also
stabilizes `P2`

with similar closed-loop gains. A value close to 1
means that `P1`

and `P2`

are far apart. A value of 0
means that the two systems are identical. Because 0 ≤ `nugap`

≤ `gap`

≤ 1, the *ν*-gap can provide a more stringent test for
robustness as described in Gap Metrics and Stability Margins.

For plants *P*_{1} and
*P*_{2}, let $${P}_{1}={N}_{1}{M}_{1}^{-1}$$ and $${P}_{2}={N}_{2}{M}_{2}^{-1}$$ be right normalized coprime factorizations (see `rncf`

). Then the
gap metric *δ _{g}* is given by:

$${\delta}_{g}\left({P}_{1},{P}_{2}\right)=\mathrm{max}\left\{{\overrightarrow{\delta}}_{g}\left({P}_{1},{P}_{2}\right),{\overrightarrow{\delta}}_{g}\left({P}_{2},{P}_{1}\right)\right\}.$$

Here, $${\overrightarrow{\delta}}_{g}\left({P}_{1},{P}_{2}\right)$$ is the *directed gap*, given by

$${\overrightarrow{\delta}}_{g}\left({P}_{1},{P}_{2}\right)=\underset{\text{stable}Q\left(s\right)}{\mathrm{min}}{\Vert \left[\begin{array}{c}{M}_{1}\\ {N}_{1}\end{array}\right]-\left[\begin{array}{c}{M}_{2}\\ N2\end{array}\right]Q\Vert}_{\infty}.$$

For more information, see Chapter 17 of [1].

For *P*_{1} and
*P*_{2}, the Vinnicombe gap metric is given by

$${\delta}_{\nu}\left({P}_{1},{P}_{2}\right)=\underset{\omega}{\mathrm{max}}{\Vert {\left(I+{P}_{2}{P}_{2}^{*}\right)}^{-1/2}\left({P}_{1}-{P}_{2}\right){\left(I+{P}_{1}{P}_{1}^{*}\right)}^{-1/2}\Vert}_{\infty},$$

provided that $$\mathrm{det}\left(I+{P}_{2}^{*}{P}_{1}\right)$$ has the right winding number. Here, * denotes the conjugate (see `ctranspose`

).
This expression is a weighted difference between the two frequency responses
*P*_{1}(*jω*) and
*P*_{2}(*jω*). For more information,
see Chapter 17 of [1].

The gap and *ν*-gap metrics give a numerical value
*δ*(*P*_{1},*P*_{2})
for the distance between two LTI systems. For both metrics, the following robust performance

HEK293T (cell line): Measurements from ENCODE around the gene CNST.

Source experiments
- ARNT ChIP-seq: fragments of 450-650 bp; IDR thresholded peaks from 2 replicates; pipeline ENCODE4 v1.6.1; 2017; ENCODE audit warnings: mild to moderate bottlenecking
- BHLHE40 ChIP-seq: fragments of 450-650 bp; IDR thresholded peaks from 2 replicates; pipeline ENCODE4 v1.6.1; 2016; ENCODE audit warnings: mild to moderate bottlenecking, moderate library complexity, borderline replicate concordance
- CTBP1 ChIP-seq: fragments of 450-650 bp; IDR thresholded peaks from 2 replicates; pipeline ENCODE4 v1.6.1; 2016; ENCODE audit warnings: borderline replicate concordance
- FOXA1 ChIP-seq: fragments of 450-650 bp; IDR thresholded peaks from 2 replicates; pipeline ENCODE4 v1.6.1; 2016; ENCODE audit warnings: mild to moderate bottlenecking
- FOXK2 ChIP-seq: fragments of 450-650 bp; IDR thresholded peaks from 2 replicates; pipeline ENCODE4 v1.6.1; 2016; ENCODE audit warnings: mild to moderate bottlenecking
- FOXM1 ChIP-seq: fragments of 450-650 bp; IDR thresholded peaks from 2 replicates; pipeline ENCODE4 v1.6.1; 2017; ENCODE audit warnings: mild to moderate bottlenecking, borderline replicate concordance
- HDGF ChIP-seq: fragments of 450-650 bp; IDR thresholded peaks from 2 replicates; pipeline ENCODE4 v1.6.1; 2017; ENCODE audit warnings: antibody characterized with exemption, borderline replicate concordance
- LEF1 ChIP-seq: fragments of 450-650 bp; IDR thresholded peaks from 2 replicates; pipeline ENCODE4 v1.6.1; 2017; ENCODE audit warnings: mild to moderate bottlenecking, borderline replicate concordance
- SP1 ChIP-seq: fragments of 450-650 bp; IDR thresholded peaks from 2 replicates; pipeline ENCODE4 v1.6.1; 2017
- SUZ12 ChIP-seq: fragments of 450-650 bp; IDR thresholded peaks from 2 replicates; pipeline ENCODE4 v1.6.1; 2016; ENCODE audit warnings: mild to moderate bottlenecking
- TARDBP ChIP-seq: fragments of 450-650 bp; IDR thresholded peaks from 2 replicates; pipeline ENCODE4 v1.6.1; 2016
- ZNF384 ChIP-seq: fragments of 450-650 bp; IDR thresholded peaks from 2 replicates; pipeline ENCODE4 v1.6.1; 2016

result holds:

arcsin
*b*(*P*_{2},*C*_{2})
≥ arcsin
*b*(*P*_{1},*C*_{1})
– arcsin
δ(*P*_{1},*P*_{2})
– arcsin
δ(*C*_{1},*C*_{2}),

where the stability margin *b* (see `ncfmargin`

), assuming negative-feedback architecture, is given by

$$b(P,C)={\Vert \left[\begin{array}{c}I\\ C\end{array}\right]{(I+PC)}^{-1}\left[\begin{array}{cc}I& P\end{array}\right]\Vert}_{\infty}^{-1}={\Vert \left[\begin{array}{c}I\\ P\end{array}\right]{(I+CP)}^{-1}\left[\begin{array}{cc}I& C\end{array}\right]\Vert}_{\infty}^{-1}.$$

To interpret this result, suppose that a nominal plant
*P*_{1} is stabilized by controller
*C*_{1} with stability margin *b*(*P*_{1},*C*_{1}). Then, if *P*_{1} is perturbed to
*P*_{2} and
*C*_{1} is perturbed to
*C*_{2}, the stability margin is degraded by no more
than the above formula. For an example, see Compute Gap Metric and Stability Margin.

The *ν*-gap is always less than or equal to the gap, so its predictions
using the above robustness result are tighter.

The quantity
*b*(*P*,*C*)^{–1}
is the signal gain from disturbances on the plant input and output to the input and output
of the controller.

To make use of the gap metrics in robust design, you must introduce
weighting functions. In the robust performance formula, replace *P* by
*W*_{2}*P**W*_{1},
and replace *C* by $${W}_{1}^{-1}C{W}_{2}^{-1}$$. You can make similar substitutions for
*P*_{1},
*P*_{2}, *C*_{1}
and *C*_{2}. This form makes the weighting functions
compatible with the weighting structure in the *H*_{∞}
loop shaping control design procedure used by functions such as `loopsyn`

and `ncfsyn`

.

[1] Zhou, K., Doyle, J.C.,
*Essentials of Robust Control*. London, UK: Pearson, 1997.